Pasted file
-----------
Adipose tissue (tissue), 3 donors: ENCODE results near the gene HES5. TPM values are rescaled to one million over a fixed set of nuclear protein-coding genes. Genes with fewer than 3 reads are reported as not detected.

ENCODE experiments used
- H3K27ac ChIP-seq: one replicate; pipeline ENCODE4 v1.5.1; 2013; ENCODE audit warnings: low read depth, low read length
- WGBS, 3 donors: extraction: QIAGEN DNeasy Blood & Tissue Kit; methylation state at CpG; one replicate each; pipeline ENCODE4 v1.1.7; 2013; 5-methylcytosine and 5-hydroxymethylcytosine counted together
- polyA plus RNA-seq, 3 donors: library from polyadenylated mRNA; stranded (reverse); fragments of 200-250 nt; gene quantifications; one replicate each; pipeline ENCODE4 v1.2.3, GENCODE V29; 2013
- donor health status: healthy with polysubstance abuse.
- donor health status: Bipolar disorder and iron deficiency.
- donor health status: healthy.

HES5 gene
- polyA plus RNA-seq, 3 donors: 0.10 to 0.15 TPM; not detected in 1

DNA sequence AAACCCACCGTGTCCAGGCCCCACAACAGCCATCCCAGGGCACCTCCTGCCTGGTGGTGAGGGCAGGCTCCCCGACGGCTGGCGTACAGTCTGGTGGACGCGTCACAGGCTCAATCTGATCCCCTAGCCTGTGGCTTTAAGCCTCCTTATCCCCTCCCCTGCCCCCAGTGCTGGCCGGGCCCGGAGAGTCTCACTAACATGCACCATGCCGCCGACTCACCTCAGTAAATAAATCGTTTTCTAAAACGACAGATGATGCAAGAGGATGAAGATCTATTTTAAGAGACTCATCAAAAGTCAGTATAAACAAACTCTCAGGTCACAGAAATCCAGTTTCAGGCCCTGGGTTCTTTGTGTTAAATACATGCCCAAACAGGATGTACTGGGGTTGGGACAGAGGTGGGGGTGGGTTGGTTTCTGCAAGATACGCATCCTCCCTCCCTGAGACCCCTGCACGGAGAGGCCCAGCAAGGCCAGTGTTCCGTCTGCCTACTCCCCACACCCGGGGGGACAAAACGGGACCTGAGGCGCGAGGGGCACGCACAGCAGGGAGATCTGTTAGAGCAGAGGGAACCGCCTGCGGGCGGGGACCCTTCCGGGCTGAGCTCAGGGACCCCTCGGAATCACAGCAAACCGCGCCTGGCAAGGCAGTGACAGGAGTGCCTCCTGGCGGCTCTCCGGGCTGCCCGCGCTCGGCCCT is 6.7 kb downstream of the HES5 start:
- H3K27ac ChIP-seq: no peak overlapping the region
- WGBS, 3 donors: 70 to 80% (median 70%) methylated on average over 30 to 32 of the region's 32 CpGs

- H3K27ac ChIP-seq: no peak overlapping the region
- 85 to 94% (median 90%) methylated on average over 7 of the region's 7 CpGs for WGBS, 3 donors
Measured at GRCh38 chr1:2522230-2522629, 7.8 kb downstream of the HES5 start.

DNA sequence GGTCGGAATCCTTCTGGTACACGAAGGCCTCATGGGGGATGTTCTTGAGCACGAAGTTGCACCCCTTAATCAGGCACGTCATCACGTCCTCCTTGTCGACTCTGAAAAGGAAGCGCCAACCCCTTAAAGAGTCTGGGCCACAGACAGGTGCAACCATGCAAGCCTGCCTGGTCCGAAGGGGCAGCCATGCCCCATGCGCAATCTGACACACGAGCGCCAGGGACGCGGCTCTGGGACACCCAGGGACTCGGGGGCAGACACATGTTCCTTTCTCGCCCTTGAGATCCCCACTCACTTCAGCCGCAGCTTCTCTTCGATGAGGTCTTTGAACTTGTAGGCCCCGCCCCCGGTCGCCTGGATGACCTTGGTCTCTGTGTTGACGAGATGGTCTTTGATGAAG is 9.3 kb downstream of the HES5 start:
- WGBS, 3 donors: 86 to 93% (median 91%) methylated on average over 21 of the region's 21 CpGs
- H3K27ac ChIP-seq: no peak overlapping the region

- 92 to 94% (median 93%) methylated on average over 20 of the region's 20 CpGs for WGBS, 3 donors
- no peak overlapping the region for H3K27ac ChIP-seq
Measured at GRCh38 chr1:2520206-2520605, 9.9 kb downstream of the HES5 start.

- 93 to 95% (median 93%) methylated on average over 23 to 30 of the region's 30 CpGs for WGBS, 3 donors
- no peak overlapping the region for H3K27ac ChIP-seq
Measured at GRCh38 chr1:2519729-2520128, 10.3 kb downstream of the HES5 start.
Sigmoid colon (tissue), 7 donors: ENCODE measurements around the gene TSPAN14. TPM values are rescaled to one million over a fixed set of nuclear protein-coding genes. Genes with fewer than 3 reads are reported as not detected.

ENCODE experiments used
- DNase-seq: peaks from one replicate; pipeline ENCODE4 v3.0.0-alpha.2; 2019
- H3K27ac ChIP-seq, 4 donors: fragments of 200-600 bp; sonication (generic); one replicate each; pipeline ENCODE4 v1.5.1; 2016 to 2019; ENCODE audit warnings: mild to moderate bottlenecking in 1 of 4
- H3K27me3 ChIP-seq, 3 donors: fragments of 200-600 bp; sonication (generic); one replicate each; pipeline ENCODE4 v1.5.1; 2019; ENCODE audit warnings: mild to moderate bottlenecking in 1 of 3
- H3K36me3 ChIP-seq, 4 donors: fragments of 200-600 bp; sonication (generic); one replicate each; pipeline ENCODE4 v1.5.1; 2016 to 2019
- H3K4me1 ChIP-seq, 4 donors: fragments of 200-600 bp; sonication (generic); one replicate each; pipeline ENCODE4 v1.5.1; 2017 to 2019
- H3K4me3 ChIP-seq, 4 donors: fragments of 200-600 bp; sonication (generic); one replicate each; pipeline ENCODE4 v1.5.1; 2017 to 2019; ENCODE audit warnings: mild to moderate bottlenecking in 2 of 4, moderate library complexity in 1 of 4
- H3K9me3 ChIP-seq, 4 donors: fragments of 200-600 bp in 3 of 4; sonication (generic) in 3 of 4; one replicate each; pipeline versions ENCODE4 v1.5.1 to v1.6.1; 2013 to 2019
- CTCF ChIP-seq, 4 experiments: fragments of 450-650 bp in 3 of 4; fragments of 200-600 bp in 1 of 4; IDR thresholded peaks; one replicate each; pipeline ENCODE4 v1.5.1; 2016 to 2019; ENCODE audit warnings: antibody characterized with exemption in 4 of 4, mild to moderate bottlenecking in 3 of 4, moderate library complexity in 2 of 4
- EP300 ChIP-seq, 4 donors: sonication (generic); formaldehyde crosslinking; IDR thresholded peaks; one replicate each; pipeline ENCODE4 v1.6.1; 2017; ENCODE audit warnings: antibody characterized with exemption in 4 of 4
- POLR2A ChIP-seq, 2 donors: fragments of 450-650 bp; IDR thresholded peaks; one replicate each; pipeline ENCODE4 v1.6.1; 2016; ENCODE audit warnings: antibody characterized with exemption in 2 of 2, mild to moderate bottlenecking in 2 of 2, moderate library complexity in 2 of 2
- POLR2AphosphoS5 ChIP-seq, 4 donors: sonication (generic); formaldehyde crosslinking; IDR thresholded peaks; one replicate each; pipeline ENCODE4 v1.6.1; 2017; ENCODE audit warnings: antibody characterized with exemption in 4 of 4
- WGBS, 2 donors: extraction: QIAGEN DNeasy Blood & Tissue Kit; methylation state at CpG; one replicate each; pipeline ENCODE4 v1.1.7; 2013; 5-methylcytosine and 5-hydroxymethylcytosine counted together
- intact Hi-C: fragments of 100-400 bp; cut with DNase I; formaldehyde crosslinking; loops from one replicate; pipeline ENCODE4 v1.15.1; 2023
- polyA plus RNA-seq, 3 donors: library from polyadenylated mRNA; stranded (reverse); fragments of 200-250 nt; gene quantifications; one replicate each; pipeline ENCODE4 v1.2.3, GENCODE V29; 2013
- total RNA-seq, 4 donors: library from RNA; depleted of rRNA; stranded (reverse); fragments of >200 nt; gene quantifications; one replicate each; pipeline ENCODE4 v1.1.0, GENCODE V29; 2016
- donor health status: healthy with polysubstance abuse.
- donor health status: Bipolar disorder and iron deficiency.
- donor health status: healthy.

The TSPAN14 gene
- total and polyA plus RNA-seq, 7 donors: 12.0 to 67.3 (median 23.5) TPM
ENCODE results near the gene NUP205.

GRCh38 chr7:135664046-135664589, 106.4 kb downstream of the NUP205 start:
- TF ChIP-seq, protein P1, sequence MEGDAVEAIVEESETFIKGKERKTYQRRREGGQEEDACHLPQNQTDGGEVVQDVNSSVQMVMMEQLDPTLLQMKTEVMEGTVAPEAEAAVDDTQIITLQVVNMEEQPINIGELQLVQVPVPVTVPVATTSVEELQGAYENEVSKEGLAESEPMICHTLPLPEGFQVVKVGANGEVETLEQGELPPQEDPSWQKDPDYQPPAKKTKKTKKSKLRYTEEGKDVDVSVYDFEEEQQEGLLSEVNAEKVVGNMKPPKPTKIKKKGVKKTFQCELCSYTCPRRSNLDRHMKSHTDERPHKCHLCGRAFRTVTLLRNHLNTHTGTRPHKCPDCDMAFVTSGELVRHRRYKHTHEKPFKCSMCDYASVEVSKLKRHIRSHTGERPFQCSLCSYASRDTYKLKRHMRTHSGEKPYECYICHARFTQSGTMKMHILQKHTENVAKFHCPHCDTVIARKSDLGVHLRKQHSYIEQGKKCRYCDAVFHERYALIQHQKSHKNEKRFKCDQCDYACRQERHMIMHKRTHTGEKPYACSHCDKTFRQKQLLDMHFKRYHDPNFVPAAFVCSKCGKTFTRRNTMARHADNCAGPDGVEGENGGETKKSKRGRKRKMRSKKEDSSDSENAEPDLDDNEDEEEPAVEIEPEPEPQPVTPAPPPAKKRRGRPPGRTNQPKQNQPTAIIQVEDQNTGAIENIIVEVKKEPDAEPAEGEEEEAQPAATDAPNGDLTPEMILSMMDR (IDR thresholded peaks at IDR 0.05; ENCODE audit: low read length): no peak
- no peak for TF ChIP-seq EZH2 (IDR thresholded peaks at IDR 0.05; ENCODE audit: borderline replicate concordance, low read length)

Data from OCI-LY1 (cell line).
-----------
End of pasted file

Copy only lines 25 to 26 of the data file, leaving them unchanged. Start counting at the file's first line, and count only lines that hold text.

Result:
Measured at GRCh38 chr1:2519729-2520128, 10.3 kb downstream of the HES5 start.
Sigmoid colon (tissue), 7 donors: ENCODE measurements around the gene TSPAN14. TPM values are rescaled to one million over a fixed set of nuclear protein-coding genes. Genes with fewer than 3 reads are reported as not detected.